CLENDENIN, W.Va. -- For the past four or five years, the biggest bone of contention in the town of Clendenin has been the town's four-wheel-drive mini truck.
Now, the controversial vehicle is going on the auction block, to be sold via sealed bids.
"It was a political hot potato," Clendenin Mayor Gary Bledsoe said this week. "It still is, to this day."
The Clendenin Town Council agreed to buy the small utility truck around 2008, under the administration of then-Mayor Bob Ore. City officials used the vehicle to haul brush and debris and carry salt on the town's more narrow and hilly streets, where it's hard to get a full-sized truck.
However, mini trucks cannot be legally registered under West Virginia law, and town officials spent years trying to navigate a maze of regulations in an attempt to get the vehicle street legal.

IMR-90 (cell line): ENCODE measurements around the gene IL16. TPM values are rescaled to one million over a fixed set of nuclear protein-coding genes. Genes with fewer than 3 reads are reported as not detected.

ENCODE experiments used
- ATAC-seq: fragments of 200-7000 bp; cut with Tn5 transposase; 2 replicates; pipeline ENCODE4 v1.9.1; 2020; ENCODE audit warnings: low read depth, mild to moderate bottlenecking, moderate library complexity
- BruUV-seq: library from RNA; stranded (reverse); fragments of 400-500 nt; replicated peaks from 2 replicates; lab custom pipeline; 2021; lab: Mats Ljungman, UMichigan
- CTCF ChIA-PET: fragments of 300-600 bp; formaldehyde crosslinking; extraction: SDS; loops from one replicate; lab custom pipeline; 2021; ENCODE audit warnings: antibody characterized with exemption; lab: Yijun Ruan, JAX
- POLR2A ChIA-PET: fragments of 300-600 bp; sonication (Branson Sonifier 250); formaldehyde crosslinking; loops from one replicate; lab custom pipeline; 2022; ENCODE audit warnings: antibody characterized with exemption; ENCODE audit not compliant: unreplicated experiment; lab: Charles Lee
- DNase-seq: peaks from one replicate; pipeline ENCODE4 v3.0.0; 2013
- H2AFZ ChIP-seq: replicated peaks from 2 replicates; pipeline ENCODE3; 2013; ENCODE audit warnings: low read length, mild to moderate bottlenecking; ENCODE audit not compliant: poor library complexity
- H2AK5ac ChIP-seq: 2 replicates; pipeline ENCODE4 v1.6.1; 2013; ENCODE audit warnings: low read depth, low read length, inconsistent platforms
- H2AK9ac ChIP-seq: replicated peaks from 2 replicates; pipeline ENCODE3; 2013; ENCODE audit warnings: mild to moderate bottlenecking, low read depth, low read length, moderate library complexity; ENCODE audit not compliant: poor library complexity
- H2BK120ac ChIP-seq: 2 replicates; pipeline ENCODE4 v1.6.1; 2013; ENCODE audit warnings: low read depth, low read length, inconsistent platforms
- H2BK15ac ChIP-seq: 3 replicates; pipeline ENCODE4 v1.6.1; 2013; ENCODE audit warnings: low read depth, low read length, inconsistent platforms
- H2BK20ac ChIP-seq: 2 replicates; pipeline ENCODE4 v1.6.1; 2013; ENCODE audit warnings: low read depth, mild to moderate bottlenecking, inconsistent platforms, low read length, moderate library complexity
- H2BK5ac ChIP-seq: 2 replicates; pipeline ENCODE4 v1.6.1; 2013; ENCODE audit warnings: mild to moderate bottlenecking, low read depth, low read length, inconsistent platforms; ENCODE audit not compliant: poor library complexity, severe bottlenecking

In the end, the Town Council approved an ordinance legalizing the use of the mini truck within city limits, but Bledsoe and others in town questioned the legality of the arrangement.
When he was running for mayor, Bledsoe promised to find out, one way or another, if it was legal to use the vehicle in town. If someone in state government told him Clendenin could legally run the mini truck in town, it would keep plying the streets. If not, Bledsoe said, the vehicle would be sold.
Town officials got a legal opinion in writing earlier this month from the state Division of Motor Vehicles, and the news wasn't good for the future of the mini truck.
"Generally speaking most mini trucks do not meet federal safety standards and cannot be registered with the state or operated upon the highways," wrote John Bonham, assistant general counsel for DMV. He said cities can't pass their own ordinances that superseded state law.
Bledsoe -- who defeated Ore and another challenger in the election for mayor in June -- said he doesn't have anything against the truck itself. He just didn't want the town running it illegally.